The challenge with this question is that many people think this question is a signal to transition to closing the sale, but often it's not. Potential clients can ask this question as a way of evaluating how much business you have. If you have packages or bundles in place, it will give the impression that you regularly have clients and have put together the options that work best for the majority of people who do business with you. Being able to articulate packages, service options, or product bundles makes you look like an in-demand business that regularly sells to clients.

If you don't have anything in place, they'll get the impression that you don't have very many clients, aren't organized, and haven't set things up to be easy for the client. Even if you just have two different options for people, it will boost their perception of you and your business. This could be as simple as one or two paragraphs you cut and paste in an email or a page on your website. If you don't have something for them to look at, you won't look like an accomplished business person.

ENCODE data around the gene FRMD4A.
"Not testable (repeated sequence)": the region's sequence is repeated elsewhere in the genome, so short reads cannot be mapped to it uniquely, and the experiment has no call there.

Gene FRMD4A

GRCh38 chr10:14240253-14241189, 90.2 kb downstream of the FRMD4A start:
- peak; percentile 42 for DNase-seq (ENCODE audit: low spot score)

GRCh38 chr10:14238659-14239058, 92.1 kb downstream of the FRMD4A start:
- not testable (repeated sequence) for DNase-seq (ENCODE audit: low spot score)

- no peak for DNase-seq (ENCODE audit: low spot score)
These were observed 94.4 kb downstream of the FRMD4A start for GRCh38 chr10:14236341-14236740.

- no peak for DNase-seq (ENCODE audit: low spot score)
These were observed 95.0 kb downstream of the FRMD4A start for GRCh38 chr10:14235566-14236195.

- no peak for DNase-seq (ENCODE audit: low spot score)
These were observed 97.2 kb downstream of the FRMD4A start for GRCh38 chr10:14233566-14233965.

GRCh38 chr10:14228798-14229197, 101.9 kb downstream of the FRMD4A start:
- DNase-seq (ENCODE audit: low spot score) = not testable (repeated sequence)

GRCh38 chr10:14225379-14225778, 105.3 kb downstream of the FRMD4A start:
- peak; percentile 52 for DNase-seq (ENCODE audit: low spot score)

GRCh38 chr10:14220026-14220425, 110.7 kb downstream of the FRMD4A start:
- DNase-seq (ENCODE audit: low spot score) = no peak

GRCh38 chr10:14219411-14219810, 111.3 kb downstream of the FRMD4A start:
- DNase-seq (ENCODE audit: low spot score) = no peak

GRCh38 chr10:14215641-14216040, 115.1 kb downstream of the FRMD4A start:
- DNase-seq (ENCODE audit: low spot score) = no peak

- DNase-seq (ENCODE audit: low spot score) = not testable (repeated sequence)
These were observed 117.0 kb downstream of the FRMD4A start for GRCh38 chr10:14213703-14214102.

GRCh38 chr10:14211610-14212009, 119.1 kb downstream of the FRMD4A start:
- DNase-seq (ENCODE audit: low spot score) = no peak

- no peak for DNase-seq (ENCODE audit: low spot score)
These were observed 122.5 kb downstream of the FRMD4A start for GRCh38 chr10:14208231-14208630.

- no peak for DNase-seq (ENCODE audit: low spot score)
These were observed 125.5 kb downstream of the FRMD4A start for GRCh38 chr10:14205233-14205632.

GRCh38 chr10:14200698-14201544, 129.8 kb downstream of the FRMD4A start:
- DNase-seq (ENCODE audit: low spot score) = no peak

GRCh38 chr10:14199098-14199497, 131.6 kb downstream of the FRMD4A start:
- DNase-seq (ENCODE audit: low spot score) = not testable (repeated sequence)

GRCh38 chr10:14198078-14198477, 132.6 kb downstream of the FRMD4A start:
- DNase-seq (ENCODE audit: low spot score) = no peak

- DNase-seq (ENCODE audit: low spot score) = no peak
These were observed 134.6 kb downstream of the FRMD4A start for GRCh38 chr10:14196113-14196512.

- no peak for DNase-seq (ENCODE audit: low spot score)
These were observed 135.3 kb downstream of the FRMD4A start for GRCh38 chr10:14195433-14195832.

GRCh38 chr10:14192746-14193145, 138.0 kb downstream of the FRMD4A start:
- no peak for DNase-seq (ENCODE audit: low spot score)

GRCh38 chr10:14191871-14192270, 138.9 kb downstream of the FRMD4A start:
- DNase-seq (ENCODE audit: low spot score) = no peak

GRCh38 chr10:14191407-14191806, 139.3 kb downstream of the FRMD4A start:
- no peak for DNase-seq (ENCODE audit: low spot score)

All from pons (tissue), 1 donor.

2. How do I schedule appointments?

What they're really asking here is, "How big of a hassle is it going to be to work with you?" Nowadays, everything is either online or on an app. They can practically run their whole life from their cell phone. If they have to email your assistant back-and-forth or call someone and leave endless voicemails, they decide it's going to be a pain to schedule appointments. They want to schedule their appointments online. There are lots of services that offer online calendar scheduling. The service I use is just $19 a month, and the time it saves me in VA support makes it worth every penny.

But don't stop there. After explaining how to schedule appointments, you need to tell them about any appointment confirmation emails they'll receive, what to do if they need to reschedule, and what your cancellation policy is. Most online calendaring systems have a section for 'notes' where you can enter your rescheduling/cancellation policy. Here's my cancellation policy to get you started on creating your own:

If you need to reschedule or cancel an appointment, you can make the change here on my online calendar. But you must reschedule at least two business days prior to your appointment. If you're unable to provide a minimum notice of two business days to reschedule or cancel your appointment, you will be charged for that appointment.

You'll be surprised by how impressive your clients think you are if you can clearly explain the scheduling process.

3. How are payments made?

You don't need some fancy payment system in place for client payments. They just want to know that you have a process and what it is.